1. I think it would be good if we were to band together and all ask for the same thing, so that’s it’s not individual campaigns fighting their individual battles but all of us asking for the same thing, re-allocation of space.

  2. You oddly seem to be implying that Cambridge Cycling Campaign isn’t campaigning to fix the main roads or that leaving these untreated is in some way considered acceptable.

    To take a few recent articles, whose locations we deliberately went via:

    Vision 2016: Corridor Improvements:
    Vision 2016: Junction Improvements:

    Newnham to Newmarket Road supercycleway:
    Catholic Church junction:
    Cambridge Local Plan:
    Mill Road traffic calming:
    Gilbert Road:
    Eastern Gate:

    There was no ‘admit’ about this – it was made quite clear yesterday that this is the area that much work by the County Council is needed if modal share is to rise, and which, moreover, the government needs to fund.

    1. I don’t think Andy is implying anything on your campaigning (at least I didn’t read it that way), but he was only commenting on the current state of cycling facilities in Cambridge, which on the whole aren’t much better than anywhere else.

      He’s quite right that we can’t really create a secondary network in Ely except perhaps in the residential areas in the north and west which are similar to the Mill Road area where the secondary network works reasonably well.

      Without reallocating some space on the main routes you can’t really get anywhere useful in Ely (i.e. the centre/station) whereas in Cambridge you can use the river, parks and back streets and they don’t create a huge detour. For Ely it’ll mean taking some parking spaces (Lynn Road), making roads one way for cars (Back Hill, Broad Street, Station Road) or blocking roads off for through traffic (Church Lane, Chapel Street) and we do want to campaign for those things to happen. I’ve only read a few of your links and for example on your Histon Road proposal you seem to be shying away from taking parking spaces on the southern end where it narrows or you also support that it doesn’t become 20mph. This is not something we would support, we don’t want to compromise on the important parts but maybe we are still new and optimistic 🙂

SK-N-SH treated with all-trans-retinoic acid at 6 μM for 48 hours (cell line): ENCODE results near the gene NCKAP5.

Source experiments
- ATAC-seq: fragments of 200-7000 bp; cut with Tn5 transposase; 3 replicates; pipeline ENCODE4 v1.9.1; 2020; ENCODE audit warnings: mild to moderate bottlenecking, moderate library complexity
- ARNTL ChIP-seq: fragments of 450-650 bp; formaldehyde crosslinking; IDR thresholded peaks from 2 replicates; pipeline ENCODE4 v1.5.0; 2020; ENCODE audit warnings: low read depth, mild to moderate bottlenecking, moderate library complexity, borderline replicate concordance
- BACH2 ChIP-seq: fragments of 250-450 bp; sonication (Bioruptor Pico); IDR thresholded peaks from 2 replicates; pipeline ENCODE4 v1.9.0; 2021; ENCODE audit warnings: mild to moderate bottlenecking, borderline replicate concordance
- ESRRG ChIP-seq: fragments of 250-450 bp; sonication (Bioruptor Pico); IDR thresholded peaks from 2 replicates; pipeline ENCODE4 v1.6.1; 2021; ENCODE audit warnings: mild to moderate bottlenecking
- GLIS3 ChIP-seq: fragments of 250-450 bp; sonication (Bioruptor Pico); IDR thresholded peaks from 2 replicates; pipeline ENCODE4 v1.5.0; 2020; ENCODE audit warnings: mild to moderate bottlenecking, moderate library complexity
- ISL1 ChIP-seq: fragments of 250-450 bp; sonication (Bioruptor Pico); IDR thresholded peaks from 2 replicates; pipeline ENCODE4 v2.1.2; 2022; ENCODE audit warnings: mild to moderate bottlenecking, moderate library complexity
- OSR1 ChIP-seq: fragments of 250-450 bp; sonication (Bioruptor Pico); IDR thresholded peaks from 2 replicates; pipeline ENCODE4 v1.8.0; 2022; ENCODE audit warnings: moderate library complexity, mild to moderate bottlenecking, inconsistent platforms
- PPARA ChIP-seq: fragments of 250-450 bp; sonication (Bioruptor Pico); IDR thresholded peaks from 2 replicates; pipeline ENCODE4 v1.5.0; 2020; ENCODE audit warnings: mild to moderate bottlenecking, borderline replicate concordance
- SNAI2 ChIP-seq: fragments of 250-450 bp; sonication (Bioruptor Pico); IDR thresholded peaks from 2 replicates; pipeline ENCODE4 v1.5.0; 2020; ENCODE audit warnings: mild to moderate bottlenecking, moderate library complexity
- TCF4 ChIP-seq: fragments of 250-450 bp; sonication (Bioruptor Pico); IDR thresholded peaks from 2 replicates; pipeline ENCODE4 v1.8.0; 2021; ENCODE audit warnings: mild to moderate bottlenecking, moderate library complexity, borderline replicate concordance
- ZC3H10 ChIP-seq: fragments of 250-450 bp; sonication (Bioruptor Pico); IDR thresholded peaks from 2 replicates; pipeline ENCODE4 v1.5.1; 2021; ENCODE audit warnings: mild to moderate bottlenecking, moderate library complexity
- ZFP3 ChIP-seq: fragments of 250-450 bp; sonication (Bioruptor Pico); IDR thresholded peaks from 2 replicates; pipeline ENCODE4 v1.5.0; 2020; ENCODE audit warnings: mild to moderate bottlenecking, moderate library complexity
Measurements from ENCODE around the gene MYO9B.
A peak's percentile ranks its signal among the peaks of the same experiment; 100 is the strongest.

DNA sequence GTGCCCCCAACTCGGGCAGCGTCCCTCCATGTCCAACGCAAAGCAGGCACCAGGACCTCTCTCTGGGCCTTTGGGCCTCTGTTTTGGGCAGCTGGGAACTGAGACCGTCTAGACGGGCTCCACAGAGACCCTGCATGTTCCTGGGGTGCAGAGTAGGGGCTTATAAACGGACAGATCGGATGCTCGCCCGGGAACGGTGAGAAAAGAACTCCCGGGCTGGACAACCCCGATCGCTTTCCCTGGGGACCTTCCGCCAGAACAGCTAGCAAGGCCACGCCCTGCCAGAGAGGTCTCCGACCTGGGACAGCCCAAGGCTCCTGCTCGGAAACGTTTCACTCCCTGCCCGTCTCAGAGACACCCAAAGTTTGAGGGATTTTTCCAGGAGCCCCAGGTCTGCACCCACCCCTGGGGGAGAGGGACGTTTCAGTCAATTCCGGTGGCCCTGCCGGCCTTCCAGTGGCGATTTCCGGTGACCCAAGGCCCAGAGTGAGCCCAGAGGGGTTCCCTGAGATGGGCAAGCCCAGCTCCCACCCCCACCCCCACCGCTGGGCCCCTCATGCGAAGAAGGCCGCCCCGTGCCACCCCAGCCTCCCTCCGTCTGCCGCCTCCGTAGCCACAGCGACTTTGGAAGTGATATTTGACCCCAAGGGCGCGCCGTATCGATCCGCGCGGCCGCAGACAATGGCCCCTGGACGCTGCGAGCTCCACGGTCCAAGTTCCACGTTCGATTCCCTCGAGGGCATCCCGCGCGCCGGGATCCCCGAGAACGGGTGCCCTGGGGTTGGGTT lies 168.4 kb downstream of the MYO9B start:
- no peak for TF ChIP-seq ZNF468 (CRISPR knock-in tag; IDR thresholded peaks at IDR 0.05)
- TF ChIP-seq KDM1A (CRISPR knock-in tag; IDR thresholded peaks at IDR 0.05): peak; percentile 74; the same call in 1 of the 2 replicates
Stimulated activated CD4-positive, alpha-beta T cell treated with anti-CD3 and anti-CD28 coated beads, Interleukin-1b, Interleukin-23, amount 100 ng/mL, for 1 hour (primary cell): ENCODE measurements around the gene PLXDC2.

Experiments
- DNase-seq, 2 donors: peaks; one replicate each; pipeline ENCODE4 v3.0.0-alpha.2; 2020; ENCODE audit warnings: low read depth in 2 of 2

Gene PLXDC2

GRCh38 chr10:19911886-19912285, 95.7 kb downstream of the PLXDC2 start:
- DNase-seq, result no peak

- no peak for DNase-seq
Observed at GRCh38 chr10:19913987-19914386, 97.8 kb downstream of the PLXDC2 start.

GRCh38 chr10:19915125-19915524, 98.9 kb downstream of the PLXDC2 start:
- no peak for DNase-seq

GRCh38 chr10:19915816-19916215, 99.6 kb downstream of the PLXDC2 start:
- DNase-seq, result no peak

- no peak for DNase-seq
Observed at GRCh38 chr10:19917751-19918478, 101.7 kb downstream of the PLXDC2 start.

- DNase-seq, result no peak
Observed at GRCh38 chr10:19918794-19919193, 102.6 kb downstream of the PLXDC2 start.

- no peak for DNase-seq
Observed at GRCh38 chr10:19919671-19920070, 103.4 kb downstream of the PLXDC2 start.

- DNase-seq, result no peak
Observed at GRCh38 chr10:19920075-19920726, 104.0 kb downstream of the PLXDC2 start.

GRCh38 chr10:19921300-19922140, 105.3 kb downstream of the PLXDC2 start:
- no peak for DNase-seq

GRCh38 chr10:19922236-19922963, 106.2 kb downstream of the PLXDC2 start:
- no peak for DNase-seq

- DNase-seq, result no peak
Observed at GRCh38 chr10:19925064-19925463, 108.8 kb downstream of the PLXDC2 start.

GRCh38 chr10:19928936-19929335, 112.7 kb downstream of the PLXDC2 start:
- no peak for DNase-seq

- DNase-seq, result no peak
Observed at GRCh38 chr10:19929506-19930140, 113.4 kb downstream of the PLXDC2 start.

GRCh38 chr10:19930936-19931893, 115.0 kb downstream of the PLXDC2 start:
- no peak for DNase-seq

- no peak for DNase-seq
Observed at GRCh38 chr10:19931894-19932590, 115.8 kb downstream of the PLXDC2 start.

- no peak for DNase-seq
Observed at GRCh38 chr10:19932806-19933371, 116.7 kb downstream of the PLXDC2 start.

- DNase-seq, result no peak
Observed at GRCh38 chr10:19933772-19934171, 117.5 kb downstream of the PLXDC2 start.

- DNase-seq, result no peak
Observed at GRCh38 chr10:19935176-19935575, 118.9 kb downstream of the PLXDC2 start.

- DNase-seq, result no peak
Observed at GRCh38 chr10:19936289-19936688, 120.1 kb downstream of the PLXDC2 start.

For us as Ely Cycling Campaign I think it simply means that we should focus on getting something done on the main routes and as there are quite a few developments happening (i.e. there will be some money) we have quite a good chance of getting some of it done…. hopefully…

      1. Andy and mg are both right about the problems cycling faces in Ely. I’d suggest Ely is facing the sort of problems that an expanding Cambridge was probably experiencing in the 1930’s, before restraints on traffic through the medieval centre were introduced, though even then the Cambridge scale, and the opportunities to bypass the centre, were larger than in Ely today. One suspects that quite a high proportion of traffic in the centre of Ely is passing through, without business in the centre itself. This is common in many towns and cities.

        To approach the centre (or the station) by bike, from all quarters of Ely, even if you can begin your journey on traffic-free routes or quiet roads you are forced back onto the old main streets because lines of severance abound between these radial streets, produced by the back gardens of successive developments. It’s simply the way the city grew.

        The funding to accommodate cycles safely on the main streets will have to come largely from the major developments currently proceeding and proposed, and which are generating ever more motor traffic which is compounding the difficulties faced by cycling and walking and compromising the attractiveness of a very small historic and riverside area.

        The planning and highway authorities do accept the “road user hierarchy”, which gives priority to walking and cycling, in their policy frameworks but are timid in its application. (See it in LTN 2/08 and elsewhere.) It would seem that to make and keep Ely as a place for people (not motor vehicles) the authorities need to be persuaded to apply the hierarchy, to accept that strong motor traffic restraint is necessary in the central areas, in the face of a rapidly growing population, and to take more roadspace so that walking and cycling become modes of preference. The alternative is likely to be growing gridlock, pollution and collision risk.

        One way which has worked in other European countries is to segment the historic core, allowing only walking, cycling, perhaps buses, and emergency access to pass between the segments, ie a specific form of “selective permeability”. Thus one can reach the centre by motor vehicle, but only leave it again by the same route. The next stage must be to progressively move the car parking further from the centre.

        I suggest the main task of the Ely Campaign could be to move council and public opinion to accept that growth of the city (and of Littleport nearby) is incompatible with unfettered motor access, and to get the planners and highway experts to work together to design a growing city’s streets for people.

  3. Readers might find it useful if, next to your sentence about Occupation Road, you add a link to our letter which specifically argues for roadspace reallocation:

    Click to access C11013EasternGateConsultation.pdf

    The ‘local’ you mention was in fact busy explaining to Mark about how the City Council in fact intends to fill in the roundabout, add 2m cycle lanes (which were going to be 1.5m until we campaigned), and restore the historical link from Occupation Road to Abbey Walk. The adopted proposals show all this:

    Click to access eastern-gate-spd.pdf

    (warning.. 32MB PDF!)